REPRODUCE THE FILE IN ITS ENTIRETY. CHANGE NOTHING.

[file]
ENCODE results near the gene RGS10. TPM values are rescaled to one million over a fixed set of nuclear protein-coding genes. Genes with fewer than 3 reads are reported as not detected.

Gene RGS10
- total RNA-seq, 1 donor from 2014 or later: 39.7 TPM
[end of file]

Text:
ENCODE results near the gene RGS10. TPM values are rescaled to one million over a fixed set of nuclear protein-coding genes. Genes with fewer than 3 reads are reported as not detected.

Gene RGS10
- total RNA-seq, 1 donor from 2014 or later: 39.7 TPM